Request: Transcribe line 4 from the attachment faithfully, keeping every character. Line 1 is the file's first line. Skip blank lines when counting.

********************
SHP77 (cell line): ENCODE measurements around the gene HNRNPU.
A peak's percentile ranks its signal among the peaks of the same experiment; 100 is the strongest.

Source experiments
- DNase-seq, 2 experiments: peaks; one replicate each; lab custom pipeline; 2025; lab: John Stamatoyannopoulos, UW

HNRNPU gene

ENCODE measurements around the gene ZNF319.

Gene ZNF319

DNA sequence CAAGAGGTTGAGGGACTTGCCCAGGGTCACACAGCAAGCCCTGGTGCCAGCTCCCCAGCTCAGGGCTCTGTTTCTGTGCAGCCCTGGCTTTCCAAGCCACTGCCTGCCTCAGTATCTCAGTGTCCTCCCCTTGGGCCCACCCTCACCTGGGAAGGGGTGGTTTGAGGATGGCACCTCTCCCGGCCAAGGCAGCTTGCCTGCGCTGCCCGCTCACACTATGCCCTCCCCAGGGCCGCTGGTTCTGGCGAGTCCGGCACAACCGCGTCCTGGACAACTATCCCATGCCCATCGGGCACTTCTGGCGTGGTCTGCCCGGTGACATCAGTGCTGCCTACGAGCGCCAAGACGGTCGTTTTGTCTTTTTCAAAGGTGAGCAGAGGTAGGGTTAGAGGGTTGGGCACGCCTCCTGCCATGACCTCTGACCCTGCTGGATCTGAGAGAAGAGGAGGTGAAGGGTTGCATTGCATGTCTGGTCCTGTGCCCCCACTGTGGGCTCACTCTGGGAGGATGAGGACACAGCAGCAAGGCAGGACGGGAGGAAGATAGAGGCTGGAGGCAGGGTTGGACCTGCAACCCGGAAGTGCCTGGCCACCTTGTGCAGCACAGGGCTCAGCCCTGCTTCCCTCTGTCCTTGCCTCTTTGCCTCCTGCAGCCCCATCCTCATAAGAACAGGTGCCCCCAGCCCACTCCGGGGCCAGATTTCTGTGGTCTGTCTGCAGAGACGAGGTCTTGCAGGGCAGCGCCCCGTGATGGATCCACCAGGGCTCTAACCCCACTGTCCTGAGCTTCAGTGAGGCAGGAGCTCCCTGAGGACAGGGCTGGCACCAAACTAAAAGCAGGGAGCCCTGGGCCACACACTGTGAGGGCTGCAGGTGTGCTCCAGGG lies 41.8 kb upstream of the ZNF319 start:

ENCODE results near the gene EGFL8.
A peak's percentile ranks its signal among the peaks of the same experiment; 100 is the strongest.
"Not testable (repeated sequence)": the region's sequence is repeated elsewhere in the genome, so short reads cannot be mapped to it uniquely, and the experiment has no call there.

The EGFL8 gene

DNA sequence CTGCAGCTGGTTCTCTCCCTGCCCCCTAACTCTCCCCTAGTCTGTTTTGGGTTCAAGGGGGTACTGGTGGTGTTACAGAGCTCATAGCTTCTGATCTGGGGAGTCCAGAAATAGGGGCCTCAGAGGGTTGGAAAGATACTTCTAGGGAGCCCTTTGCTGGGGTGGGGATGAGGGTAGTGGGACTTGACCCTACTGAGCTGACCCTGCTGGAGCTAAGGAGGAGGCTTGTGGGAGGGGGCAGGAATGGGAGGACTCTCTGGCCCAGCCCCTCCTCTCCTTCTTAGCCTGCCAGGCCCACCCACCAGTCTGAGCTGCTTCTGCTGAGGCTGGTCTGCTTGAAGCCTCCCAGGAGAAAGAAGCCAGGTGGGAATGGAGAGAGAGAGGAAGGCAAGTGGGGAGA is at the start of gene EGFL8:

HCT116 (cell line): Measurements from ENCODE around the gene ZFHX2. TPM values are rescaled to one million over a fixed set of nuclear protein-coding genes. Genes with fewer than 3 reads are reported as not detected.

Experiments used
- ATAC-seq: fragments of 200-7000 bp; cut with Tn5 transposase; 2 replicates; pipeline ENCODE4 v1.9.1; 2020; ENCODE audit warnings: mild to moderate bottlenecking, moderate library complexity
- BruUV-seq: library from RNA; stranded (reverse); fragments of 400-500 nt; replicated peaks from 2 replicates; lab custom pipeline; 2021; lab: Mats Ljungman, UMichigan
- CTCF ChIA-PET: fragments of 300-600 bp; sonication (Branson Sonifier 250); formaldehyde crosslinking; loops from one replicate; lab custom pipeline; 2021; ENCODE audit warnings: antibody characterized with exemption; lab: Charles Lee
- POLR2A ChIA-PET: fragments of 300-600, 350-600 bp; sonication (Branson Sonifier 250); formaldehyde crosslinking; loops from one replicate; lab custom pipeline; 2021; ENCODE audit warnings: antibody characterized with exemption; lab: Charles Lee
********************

- DNase-seq, 2 experiments: peaks; one replicate each; lab custom pipeline; 2025; lab: John Stamatoyannopoulos, UW